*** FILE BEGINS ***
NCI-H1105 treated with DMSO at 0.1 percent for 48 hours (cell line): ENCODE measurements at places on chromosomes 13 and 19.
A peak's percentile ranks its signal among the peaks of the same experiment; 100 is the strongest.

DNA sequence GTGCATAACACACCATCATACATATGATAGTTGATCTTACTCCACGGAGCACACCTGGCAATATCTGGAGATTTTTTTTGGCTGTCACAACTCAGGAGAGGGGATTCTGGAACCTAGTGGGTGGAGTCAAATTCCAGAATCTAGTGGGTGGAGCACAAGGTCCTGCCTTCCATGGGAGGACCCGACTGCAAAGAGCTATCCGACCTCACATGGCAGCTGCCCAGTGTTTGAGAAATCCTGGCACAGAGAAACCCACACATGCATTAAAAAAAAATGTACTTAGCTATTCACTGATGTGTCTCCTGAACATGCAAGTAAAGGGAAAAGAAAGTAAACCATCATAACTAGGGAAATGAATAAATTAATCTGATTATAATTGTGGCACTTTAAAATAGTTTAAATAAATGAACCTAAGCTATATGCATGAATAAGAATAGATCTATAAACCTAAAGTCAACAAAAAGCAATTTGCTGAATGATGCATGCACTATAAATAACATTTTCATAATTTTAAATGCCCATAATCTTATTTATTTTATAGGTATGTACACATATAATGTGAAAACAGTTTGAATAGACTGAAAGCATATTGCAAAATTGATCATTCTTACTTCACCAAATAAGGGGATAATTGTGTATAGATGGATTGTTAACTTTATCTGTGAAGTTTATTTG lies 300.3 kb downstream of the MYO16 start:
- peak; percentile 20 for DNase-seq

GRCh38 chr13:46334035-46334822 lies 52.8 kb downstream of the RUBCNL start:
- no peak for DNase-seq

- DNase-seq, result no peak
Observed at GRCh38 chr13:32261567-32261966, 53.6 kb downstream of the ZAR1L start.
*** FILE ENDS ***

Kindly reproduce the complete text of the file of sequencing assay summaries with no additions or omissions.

NCI-H1105 treated with DMSO at 0.1 percent for 48 hours (cell line): ENCODE measurements at places on chromosomes 13 and 19.
A peak's percentile ranks its signal among the peaks of the same experiment; 100 is the strongest.

DNA sequence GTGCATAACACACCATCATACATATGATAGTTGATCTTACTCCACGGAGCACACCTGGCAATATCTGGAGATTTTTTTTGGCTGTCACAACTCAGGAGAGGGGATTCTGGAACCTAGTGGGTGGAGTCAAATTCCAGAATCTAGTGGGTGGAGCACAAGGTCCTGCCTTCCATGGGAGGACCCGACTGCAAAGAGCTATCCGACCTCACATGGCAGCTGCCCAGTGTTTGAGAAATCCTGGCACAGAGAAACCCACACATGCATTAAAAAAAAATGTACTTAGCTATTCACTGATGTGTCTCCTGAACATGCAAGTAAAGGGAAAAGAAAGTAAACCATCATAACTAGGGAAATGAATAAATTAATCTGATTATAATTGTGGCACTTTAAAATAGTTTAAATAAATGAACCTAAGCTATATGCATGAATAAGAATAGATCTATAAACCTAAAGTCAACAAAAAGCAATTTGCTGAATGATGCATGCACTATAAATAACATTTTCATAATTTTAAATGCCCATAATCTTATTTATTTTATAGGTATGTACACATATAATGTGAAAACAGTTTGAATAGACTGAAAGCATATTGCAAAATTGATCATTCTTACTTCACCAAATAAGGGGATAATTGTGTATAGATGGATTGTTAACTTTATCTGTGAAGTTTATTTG lies 300.3 kb downstream of the MYO16 start:
- peak; percentile 20 for DNase-seq

GRCh38 chr13:46334035-46334822 lies 52.8 kb downstream of the RUBCNL start:
- no peak for DNase-seq

- DNase-seq, result no peak
Observed at GRCh38 chr13:32261567-32261966, 53.6 kb downstream of the ZAR1L start.